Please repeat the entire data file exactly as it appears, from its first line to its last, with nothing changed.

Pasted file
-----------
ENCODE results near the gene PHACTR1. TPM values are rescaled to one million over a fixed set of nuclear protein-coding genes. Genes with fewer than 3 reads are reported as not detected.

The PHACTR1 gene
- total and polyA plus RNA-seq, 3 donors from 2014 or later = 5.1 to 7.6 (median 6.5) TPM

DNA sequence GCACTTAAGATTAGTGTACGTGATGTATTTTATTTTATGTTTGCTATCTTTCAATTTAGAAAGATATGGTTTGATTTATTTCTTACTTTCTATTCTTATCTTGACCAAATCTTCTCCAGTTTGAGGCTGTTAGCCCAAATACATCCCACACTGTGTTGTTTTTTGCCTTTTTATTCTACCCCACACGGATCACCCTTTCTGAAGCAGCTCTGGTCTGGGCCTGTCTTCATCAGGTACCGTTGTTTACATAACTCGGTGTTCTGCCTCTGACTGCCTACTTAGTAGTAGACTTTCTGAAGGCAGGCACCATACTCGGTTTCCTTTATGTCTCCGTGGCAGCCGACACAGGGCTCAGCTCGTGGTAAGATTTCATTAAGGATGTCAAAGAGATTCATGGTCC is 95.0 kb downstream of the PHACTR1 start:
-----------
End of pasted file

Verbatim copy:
ENCODE results near the gene PHACTR1. TPM values are rescaled to one million over a fixed set of nuclear protein-coding genes. Genes with fewer than 3 reads are reported as not detected.

The PHACTR1 gene
- total and polyA plus RNA-seq, 3 donors from 2014 or later = 5.1 to 7.6 (median 6.5) TPM

DNA sequence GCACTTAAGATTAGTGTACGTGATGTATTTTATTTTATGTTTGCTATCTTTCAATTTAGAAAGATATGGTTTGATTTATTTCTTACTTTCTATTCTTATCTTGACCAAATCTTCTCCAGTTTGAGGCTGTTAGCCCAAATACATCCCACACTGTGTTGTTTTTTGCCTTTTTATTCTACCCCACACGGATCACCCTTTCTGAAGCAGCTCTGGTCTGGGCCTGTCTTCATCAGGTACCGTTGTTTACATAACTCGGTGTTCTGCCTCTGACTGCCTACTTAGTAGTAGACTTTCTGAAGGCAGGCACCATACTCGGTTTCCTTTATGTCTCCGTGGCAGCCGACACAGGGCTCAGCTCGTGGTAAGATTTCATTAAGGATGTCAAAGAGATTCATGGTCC is 95.0 kb downstream of the PHACTR1 start: